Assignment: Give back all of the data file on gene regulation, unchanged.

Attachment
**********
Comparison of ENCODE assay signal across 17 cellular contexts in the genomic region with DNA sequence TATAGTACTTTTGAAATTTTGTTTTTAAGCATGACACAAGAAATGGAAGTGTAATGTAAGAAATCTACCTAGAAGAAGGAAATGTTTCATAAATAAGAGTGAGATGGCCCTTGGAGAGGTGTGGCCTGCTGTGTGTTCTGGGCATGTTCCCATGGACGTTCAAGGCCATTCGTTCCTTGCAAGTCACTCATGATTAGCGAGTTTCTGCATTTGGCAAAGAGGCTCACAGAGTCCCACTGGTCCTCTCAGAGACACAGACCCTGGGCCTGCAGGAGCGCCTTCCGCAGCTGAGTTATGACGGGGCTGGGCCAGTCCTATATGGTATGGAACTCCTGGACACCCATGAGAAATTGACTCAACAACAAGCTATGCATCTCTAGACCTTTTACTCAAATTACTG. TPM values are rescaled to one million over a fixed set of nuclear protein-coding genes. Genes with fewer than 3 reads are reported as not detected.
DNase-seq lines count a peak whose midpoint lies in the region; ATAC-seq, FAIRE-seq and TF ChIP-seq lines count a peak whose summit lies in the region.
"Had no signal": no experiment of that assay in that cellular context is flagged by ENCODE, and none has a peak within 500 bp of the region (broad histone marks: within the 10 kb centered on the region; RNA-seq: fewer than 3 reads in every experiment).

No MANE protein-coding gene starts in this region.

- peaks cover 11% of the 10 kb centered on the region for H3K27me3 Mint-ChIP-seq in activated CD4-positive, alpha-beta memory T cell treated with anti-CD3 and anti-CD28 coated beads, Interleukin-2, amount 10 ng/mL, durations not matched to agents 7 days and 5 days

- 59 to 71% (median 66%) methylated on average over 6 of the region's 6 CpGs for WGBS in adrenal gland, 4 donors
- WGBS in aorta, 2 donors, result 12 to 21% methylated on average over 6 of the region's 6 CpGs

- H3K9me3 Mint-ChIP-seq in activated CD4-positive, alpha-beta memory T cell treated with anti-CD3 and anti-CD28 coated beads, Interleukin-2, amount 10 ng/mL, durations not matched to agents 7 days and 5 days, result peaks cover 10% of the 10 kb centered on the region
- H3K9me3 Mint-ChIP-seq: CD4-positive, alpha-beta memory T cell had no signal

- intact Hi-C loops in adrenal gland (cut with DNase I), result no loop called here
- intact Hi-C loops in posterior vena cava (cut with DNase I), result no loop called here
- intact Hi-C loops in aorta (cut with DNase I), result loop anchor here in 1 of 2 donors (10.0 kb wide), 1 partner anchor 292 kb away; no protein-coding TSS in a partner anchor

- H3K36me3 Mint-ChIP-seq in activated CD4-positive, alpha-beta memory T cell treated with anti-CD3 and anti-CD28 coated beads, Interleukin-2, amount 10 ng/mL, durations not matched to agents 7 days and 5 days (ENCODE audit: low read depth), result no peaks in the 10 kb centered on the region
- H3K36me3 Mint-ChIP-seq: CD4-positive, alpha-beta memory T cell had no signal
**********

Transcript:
Comparison of ENCODE assay signal across 17 cellular contexts in the genomic region with DNA sequence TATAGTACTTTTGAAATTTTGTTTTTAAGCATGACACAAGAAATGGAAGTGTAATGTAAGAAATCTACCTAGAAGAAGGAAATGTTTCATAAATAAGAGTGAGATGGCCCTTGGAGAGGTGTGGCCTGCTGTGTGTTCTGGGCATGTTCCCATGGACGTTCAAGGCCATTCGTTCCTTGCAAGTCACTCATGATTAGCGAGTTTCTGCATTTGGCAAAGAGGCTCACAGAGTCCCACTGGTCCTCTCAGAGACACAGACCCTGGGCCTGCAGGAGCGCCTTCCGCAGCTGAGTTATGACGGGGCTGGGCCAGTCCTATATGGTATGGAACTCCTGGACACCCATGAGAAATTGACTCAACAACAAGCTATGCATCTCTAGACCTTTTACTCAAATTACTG. TPM values are rescaled to one million over a fixed set of nuclear protein-coding genes. Genes with fewer than 3 reads are reported as not detected.
DNase-seq lines count a peak whose midpoint lies in the region; ATAC-seq, FAIRE-seq and TF ChIP-seq lines count a peak whose summit lies in the region.
"Had no signal": no experiment of that assay in that cellular context is flagged by ENCODE, and none has a peak within 500 bp of the region (broad histone marks: within the 10 kb centered on the region; RNA-seq: fewer than 3 reads in every experiment).

No MANE protein-coding gene starts in this region.

- peaks cover 11% of the 10 kb centered on the region for H3K27me3 Mint-ChIP-seq in activated CD4-positive, alpha-beta memory T cell treated with anti-CD3 and anti-CD28 coated beads, Interleukin-2, amount 10 ng/mL, durations not matched to agents 7 days and 5 days

- 59 to 71% (median 66%) methylated on average over 6 of the region's 6 CpGs for WGBS in adrenal gland, 4 donors
- WGBS in aorta, 2 donors, result 12 to 21% methylated on average over 6 of the region's 6 CpGs

- H3K9me3 Mint-ChIP-seq in activated CD4-positive, alpha-beta memory T cell treated with anti-CD3 and anti-CD28 coated beads, Interleukin-2, amount 10 ng/mL, durations not matched to agents 7 days and 5 days, result peaks cover 10% of the 10 kb centered on the region
- H3K9me3 Mint-ChIP-seq: CD4-positive, alpha-beta memory T cell had no signal

- intact Hi-C loops in adrenal gland (cut with DNase I), result no loop called here
- intact Hi-C loops in posterior vena cava (cut with DNase I), result no loop called here
- intact Hi-C loops in aorta (cut with DNase I), result loop anchor here in 1 of 2 donors (10.0 kb wide), 1 partner anchor 292 kb away; no protein-coding TSS in a partner anchor

- H3K36me3 Mint-ChIP-seq in activated CD4-positive, alpha-beta memory T cell treated with anti-CD3 and anti-CD28 coated beads, Interleukin-2, amount 10 ng/mL, durations not matched to agents 7 days and 5 days (ENCODE audit: low read depth), result no peaks in the 10 kb centered on the region
- H3K36me3 Mint-ChIP-seq: CD4-positive, alpha-beta memory T cell had no signal